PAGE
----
Cambridge citizens marching in support of refugees in 2015Varsity

A student led campaign has called on Cambridge City Council to resettle refugees currently stranded in the Greek Aegean Islands. 

The #Cambridgemustact group, led by third-year student Tegan Louis-Puttick, have issued an open letter which has been signed by over 1200 Cambridge students, societies and residents, as well as gaining the support of local NGOs. The Cambridge campaign is part of the European-wide ‘#citiesmustact’ initiative. 

As of the beginning of April, over 40,000 refugees were temporarily housed in the Aegean Islands. The Guardian reports that in the camp of Moria in Lesbos alone, 20,000 people are currently residing in a camp designed for just 3,000 people.

Louis-Puttick explained that, after securing support for the petition from local actors, the campaign is now calling for the support of individual councillors, local businesses and NGOs. She now hopes to “take the petition to council with a significant level of support from a cross-section of Cambridge society.”

However, Councillor Nicky Massey on behalf of Cambridge City Council, has stated that the Covid-19 pandemic has led the Home Office to bar the resettlement of any persons for the time being, a decision “which prevents any opportunity for local authorities in the UK to assist”.

The #Citiesmustact campaign follows a previous #Europemustact campaign which focused on European institutions rather than on individual cities

Many European states, now struggling with managing the Covid-19 pandemic, have been reluctant to help refugees trapped in camps in the Aegean islands. Additionally, the closure of borders as national lockdowns have been imposed has halted the movement of refugees and asylum seekers. 

The German city of Berlin set an urban precedent at the start of April however by pledging to resettle 1500 refugees from the Aegean Islands. Local activists raised money for evacuation flights for those housed on the Islands, although as of April 19th only 50 children had arrived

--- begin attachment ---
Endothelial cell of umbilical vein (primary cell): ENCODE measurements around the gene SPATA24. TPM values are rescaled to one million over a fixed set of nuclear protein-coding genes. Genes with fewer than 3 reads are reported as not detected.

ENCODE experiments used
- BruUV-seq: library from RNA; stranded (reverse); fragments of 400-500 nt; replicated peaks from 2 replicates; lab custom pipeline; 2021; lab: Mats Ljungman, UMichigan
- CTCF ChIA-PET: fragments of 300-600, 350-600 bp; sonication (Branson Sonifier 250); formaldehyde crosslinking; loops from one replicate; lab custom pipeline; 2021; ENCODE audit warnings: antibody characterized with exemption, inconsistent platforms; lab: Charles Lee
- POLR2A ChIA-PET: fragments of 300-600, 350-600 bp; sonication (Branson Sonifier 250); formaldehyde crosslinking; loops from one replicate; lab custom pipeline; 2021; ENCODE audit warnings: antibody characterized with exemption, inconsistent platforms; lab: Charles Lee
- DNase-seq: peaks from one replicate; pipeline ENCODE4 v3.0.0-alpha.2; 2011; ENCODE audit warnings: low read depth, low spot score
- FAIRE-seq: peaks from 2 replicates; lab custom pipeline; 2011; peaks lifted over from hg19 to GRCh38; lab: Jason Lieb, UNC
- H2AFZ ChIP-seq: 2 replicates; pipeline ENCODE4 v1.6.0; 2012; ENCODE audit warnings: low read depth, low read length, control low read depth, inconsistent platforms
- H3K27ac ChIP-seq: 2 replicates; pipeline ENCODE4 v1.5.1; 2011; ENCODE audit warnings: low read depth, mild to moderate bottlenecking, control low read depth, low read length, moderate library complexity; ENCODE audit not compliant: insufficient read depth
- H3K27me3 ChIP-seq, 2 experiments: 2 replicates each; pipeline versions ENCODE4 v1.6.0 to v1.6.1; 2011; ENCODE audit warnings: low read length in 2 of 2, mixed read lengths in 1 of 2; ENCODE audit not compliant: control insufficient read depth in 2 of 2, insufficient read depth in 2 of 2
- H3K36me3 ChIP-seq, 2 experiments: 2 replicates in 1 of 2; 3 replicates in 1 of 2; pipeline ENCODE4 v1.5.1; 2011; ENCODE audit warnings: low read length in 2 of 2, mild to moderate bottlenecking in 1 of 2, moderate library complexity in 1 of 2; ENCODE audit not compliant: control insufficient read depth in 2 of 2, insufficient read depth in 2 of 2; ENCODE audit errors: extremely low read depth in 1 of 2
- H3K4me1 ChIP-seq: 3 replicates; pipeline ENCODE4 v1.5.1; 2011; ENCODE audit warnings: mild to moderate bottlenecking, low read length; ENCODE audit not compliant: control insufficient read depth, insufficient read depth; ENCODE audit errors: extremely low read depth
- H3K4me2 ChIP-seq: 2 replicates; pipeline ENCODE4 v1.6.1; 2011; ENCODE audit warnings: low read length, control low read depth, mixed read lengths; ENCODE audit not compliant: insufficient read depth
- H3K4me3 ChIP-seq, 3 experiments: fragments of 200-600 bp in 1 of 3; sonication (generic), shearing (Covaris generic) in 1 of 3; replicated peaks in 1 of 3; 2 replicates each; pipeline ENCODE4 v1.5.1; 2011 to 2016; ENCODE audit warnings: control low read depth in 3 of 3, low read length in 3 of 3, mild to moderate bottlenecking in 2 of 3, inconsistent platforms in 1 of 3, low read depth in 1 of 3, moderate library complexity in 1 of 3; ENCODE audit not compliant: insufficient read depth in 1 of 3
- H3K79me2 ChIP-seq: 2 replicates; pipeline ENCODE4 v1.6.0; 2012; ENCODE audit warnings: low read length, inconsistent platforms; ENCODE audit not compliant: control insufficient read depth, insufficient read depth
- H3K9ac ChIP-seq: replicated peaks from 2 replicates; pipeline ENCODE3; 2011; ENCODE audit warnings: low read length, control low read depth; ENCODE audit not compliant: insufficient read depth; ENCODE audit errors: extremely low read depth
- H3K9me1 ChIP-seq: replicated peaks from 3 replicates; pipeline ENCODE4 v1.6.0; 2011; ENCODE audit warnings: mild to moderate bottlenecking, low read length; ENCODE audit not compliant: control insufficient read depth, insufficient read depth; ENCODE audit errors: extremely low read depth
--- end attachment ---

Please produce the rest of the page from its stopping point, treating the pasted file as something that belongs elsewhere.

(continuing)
Mountain View

We cannot forget the danger that refugees face amidst the COVID-19 pandemic

In Cambridge, the City Council responded to a Varsity information request in stating that it has resettled 122 refugees and asylum seekers since 2015. This followed protocols outlined in the Home Office's Syrian Vulnerable Persons Resettlement Scheme.   

Councillor Massey described that “the City Council has provided £50k over two years to provide services for the wider asylum seekers and refugees in the City through commissioned work with the Cambridge Ethnic Community Forum”.

The campaign also comes amid efforts by governmental and council groups to ensure rough sleepers are housed during the coronavirus pandemic. Last week (30/04), Varsity reported that King’s College had opened up one of it’s undergraduate hostels for use by the council to shelter those without a fixed residence. 

In response to whether this use of  student accommodation could set a precedent for further emergency resettlement, Councillor Massey stressed that the use of private accomodation was a “temporary fix" and that "what is needed a more permanent solution, one which I would hope central Government will help to fund.”

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